I have a great great uncle Ernest who was legally married in England in 1905. He and wife went separate ways shortly after the birth of their daughter, who died at 11 months, but they did not divorce.
Ernest went on to marry bigamously in 1914. He was caught and convicted. This seems not to put him off, as he married bigamously to another woman in 1927. He was still legally married to his first wife. He got away with it for about 12 months, but when he proposed to another woman while already bigamously married, and had banns called in two parish churches, his second bigamous wife got suspicious, informed the police, and he was sentenced to another much longer stint in prison. I know these details from various newspaper reports of his trials.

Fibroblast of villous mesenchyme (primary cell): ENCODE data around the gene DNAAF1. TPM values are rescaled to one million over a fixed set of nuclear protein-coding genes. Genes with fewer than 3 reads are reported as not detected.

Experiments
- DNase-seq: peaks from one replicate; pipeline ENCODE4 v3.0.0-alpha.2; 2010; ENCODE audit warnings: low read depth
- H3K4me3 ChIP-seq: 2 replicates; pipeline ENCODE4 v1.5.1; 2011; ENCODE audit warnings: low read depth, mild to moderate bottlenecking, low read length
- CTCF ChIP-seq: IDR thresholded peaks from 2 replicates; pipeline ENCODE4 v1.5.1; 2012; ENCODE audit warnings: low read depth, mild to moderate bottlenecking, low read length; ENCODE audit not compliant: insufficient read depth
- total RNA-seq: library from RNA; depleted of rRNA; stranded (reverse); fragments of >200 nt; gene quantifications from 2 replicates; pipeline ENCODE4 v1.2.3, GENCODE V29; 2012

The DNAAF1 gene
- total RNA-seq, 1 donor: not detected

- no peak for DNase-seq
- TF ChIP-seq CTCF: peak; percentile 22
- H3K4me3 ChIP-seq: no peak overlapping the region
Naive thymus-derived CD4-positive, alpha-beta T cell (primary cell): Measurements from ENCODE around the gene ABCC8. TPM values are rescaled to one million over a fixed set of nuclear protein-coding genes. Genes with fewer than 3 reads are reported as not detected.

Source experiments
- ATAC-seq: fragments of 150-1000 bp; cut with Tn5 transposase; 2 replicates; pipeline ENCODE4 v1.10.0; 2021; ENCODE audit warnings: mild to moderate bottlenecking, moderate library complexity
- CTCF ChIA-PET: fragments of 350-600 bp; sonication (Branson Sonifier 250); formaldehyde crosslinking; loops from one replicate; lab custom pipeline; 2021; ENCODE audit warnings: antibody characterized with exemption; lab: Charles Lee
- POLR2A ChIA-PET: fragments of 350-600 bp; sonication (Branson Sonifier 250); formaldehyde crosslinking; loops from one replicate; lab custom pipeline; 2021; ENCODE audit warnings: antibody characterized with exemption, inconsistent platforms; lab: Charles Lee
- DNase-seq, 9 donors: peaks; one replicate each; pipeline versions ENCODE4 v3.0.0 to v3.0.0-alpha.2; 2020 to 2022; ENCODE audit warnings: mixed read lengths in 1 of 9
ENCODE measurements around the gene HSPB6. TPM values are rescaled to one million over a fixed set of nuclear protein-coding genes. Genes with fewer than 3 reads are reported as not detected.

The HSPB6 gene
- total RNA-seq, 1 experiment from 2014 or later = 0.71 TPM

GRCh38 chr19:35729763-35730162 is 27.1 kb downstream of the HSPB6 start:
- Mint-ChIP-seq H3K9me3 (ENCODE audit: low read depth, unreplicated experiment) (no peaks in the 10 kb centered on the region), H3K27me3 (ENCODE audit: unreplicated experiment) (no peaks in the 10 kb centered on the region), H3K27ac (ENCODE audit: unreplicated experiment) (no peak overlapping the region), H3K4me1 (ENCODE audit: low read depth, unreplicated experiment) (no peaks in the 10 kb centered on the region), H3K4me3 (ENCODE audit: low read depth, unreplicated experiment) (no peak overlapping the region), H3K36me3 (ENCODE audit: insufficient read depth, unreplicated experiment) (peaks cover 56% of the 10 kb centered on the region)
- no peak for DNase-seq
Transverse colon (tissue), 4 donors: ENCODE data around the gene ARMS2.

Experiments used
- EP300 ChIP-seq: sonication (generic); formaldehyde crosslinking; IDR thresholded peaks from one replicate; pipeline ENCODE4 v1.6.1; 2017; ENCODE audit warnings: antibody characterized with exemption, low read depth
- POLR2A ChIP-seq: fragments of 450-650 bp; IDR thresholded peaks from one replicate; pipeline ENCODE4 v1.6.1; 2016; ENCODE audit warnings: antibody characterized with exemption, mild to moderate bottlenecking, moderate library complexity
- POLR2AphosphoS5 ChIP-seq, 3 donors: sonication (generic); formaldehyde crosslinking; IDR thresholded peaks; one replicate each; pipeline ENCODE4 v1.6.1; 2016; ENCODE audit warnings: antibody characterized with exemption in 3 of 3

A marriage where one or both parties were already married was legally null and void. However, it is unclear to me whether the innocent party would need to obtain an annulment or declaration of nullity in order to marry again, since a void marriage never actually took place? Would nullity have been implied with conviction for bigamy?